When creating a custom property via e.g. bpy.props.FloatProperty(), we can specify a user-defined function to be invoked every time the value of said property changes.

Once the property exists, e.g. added via the Properties Editor, how do we assign or re-assign the update function?

The Properties Editor (Blender 2.74) does not offer that, and, in Python, I don't know how to access the property itself, as opposed to merely its value.

  • 2
    $\begingroup$ Changing the callback function after registration isn't possible, unless you re-register the property. A dev once mentioned, that doing this might leak memory, but in my test that wasn't the case. You shouldn't re-register stock properties to add a callback however, it can crash Blender. $\endgroup$
    – CodeManX
    Commented Aug 9, 2015 at 1:02
  • $\begingroup$ Re-register? Crash? Is this something that refactoring, and dependency graph, gurus are looking into these days? $\endgroup$
    – Tom Telos
    Commented Aug 10, 2015 at 8:56
  • $\begingroup$ Don't think so. It crashes because you cross the boundary between Python and C code I think. It's kind of undefined behavior. What seems to happen if you re-register Object.name for instance, is that a 2nd property with same name is created and interferes with the original. $\endgroup$
    – CodeManX
    Commented Aug 10, 2015 at 10:07
  • $\begingroup$ Thank you! The thing to do, then, is to register the <i>name</i> of the custom property and of its update function, as suggested by @martinlindelof, and subsequently edit the function as ideas evolve. My motivation is separation of concerns: e.g. define a custom property called "smirk", to be used by moving a slider from 0 to 1 (or, -1 to 1) without having to be, during use, aware of whether it is being implemented by shapekeys, or bones, or what. $\endgroup$
    – Tom Telos
    Commented Aug 10, 2015 at 10:38

2 Answers 2


I am looking into it myself atm.

some_value = FloatProperty(default=1.0, update=onupdate)

and then I have a function that handles the update

def onupdate(self, context):

it's important that the function handling has self & context as arguments, and returns none.

You can read more here.

  • $\begingroup$ Aha! Thank you. Have you confirmed that this actually works? Has something changed between Blender 2.74 and the so-called "massive" update 2.75? $\endgroup$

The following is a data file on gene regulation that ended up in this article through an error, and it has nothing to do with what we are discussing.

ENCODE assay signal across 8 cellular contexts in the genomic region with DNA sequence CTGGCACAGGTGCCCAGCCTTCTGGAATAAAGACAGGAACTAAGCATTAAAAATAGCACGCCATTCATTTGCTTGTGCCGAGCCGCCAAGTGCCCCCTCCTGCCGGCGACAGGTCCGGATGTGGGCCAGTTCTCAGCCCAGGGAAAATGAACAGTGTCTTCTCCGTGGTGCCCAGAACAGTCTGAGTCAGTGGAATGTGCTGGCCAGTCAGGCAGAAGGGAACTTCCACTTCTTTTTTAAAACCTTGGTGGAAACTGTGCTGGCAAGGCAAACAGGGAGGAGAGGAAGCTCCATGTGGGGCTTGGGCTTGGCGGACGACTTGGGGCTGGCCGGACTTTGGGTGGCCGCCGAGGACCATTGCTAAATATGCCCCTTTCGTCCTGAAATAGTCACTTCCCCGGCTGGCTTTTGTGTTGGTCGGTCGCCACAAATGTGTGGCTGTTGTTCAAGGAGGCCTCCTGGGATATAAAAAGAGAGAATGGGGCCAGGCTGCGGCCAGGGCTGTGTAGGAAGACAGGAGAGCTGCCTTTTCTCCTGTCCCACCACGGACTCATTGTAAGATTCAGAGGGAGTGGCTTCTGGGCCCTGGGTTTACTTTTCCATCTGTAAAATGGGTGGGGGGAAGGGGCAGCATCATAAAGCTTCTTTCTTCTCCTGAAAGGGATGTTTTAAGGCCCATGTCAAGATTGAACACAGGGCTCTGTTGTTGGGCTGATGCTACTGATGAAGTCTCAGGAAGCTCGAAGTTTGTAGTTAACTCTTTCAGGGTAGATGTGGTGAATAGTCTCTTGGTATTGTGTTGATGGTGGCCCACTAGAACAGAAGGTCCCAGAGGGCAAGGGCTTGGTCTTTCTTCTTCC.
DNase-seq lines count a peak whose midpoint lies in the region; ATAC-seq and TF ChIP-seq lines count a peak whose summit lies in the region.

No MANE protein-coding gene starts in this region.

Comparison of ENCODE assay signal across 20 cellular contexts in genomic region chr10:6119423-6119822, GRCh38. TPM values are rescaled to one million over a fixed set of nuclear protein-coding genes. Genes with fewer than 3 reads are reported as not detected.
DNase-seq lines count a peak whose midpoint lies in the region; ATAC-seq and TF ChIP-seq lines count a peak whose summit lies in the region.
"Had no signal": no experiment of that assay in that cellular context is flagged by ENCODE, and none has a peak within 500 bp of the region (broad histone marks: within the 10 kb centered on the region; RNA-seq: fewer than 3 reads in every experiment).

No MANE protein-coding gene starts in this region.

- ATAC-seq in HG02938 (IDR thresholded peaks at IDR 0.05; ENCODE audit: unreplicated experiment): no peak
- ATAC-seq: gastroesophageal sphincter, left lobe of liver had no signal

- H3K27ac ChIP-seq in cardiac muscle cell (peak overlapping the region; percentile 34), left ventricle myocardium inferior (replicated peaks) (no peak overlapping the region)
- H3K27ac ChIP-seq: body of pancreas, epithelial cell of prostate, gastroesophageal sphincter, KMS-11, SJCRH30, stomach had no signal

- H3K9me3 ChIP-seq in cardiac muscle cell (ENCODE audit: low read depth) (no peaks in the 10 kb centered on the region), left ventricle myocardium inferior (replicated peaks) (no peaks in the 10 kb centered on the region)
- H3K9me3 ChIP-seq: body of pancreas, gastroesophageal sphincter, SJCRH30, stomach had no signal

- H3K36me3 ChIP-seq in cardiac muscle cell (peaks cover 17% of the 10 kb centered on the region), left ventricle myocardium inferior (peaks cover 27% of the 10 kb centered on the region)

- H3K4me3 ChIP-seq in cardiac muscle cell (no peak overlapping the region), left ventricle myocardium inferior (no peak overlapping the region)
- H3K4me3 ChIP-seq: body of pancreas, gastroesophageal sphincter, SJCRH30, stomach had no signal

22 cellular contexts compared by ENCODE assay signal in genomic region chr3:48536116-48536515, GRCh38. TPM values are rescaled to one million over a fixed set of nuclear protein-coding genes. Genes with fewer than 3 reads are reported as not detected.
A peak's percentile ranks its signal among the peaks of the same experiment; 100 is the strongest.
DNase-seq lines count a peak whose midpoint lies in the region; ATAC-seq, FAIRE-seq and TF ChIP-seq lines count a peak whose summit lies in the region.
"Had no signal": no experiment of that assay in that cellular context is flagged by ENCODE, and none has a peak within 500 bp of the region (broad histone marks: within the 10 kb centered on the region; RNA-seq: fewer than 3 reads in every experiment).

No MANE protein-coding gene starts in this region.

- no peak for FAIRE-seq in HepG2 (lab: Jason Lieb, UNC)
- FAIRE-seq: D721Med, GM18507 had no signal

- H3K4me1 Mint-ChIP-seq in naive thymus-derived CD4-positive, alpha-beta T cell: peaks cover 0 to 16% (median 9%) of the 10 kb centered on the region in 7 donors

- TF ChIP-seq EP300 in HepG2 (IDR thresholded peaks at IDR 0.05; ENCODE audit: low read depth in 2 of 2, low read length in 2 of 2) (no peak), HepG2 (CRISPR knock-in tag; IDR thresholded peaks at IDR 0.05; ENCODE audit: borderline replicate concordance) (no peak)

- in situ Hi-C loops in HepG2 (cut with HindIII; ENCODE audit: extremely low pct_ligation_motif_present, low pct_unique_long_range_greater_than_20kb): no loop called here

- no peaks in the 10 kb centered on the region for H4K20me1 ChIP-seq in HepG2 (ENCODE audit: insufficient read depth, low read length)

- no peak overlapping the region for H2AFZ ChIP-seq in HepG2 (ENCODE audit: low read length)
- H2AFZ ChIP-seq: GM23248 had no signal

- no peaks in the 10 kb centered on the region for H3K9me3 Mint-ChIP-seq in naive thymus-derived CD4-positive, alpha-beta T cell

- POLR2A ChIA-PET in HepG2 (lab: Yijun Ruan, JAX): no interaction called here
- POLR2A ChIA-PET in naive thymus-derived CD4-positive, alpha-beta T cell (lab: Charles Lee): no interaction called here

– Tom Telos
    Commented Jul 10, 2015 at 10:07
  • $\begingroup$ The very basics I can assure you works in 2.75 I am using it, by very basics I mean, when you create your FloatProperty in your case, you can set update= a function that is called each time the value changes. but if you can re-assign it later I am not sure. $\endgroup$ Commented Jul 11, 2015 at 10:27
  • $\begingroup$ <i>...if you can re-assign it later I am not sure...</i> $\endgroup$
    – Tom Telos
    Commented Jul 11, 2015 at 18:53
  • $\begingroup$ When in "use" mode, you don't want to have to remember whether that custom property causes an empty to rotate, or what; when in "improve" mode, you try to optimize the technical details behind the scenes, and, for that, a Python script looks handy, doesn't it? But that's why you want to assign or re-assign an Update Function at any time! $\endgroup$
    – Tom Telos
    Commented Jul 11, 2015 at 19:09
  • $\begingroup$ I'm thinking of using a custom property with a name like "smirk" to specify a complex set of adjustments to a (hopefully, realistic) humanoid figure. $\endgroup$
    – Tom Telos
    Commented Jul 11, 2015 at 19:12

Use drivers!

Drivers act as an update function and are calculated in every frame of the animation.

Suppose you have a Custom Property obj["prop"] that you need to control frame by frame, and a function pyFunction(self, targetName).

To set it up, you first need to add a simple line in your py code:

def pyFunction(self, targetName):
    obj = bpy.data.objcts[targetName]
    #Your code here
    return x #where x is the value you want the driver, and therefore your ["prop"], to have

    #this line lets Blender know that the pyFunction can be used in driver expressions
    bpy.app.driver_namespace["pyFunction"] = pyFunction

then you can create a driver on the ["prop"] property, and write in the expression field pyFunction(self, targetName), or whatever your variables are.

Note that all variables in that function must be initialized in the driver itself, so for "self" you need to tick the "Use self" checkbox, and for the others you need to create variables with the driver GUI (as a tip, if you want to put an object as a variable, create a single property variable in the driver and write "name" in the data path field, then in your pyFunction remember to get the object from the name, as I did in the code snippet before).

In alternative, you can create the driver on another property or object (like a hidden null). If you set it up this way, it doesn't matter what you put in the return of the pyFunction (it only controls the driver's value), but you need to change the property in the function, something like:

target = bpy.data.objects[targetName]
control = bpy.data.objects[controlName] 

#links the Custom Property to, for example, an object's location, however this can be any number you want
target["prop"] = control.location.x

#the return is not mandatory here, the driver will just have the value 0 

In any case, the driver calculates the pyFunction every single frame as an update function, and execute the pyFunction's commands every frame

  • $\begingroup$ Thank you! Would this solution have worked in 2015? It certainly deserves that I try it. ˆ_ˆ $\endgroup$
    – Tom Telos
    Commented Apr 7, 2019 at 3:36
  • $\begingroup$ @TomTelos I don't know, I started coding only a few months ago ;P $\endgroup$
    – Tareyes
    Commented Apr 8, 2019 at 8:06

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